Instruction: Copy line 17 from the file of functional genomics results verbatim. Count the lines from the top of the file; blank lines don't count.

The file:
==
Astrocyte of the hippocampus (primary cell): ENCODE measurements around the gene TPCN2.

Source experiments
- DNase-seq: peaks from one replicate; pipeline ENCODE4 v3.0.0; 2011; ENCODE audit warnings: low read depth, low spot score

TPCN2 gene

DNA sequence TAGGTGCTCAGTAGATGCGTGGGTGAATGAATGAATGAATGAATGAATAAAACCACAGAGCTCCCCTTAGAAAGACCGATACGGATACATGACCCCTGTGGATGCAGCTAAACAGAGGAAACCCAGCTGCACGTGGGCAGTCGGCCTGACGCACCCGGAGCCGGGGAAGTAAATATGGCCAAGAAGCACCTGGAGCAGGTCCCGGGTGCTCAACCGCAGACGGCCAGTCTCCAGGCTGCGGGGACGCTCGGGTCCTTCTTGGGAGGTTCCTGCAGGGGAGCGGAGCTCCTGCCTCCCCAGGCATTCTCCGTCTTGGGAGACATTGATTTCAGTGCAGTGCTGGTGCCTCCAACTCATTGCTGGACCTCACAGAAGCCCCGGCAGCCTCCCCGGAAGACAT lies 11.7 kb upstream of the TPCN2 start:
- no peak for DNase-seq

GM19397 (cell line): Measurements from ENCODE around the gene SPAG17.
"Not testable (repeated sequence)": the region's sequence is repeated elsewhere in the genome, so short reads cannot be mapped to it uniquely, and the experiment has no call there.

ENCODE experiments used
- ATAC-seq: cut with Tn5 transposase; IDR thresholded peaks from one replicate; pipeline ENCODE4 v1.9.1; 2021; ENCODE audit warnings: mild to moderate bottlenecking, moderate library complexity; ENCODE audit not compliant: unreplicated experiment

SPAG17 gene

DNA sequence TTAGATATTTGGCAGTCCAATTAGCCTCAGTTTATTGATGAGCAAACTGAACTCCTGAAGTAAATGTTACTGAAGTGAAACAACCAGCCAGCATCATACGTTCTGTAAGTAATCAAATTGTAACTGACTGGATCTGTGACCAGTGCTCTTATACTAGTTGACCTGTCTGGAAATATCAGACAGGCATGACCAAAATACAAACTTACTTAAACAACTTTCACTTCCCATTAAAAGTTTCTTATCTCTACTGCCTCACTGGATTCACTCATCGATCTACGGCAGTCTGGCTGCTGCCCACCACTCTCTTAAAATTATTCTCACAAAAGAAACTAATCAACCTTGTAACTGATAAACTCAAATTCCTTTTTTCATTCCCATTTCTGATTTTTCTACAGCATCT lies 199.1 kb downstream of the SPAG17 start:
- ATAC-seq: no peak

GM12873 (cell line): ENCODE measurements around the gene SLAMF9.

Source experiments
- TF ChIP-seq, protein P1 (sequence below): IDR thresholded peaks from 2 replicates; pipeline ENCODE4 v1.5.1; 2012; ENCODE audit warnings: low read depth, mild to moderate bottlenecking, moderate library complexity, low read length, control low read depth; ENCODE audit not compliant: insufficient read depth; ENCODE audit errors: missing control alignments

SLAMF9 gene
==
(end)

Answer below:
SLAMF9 gene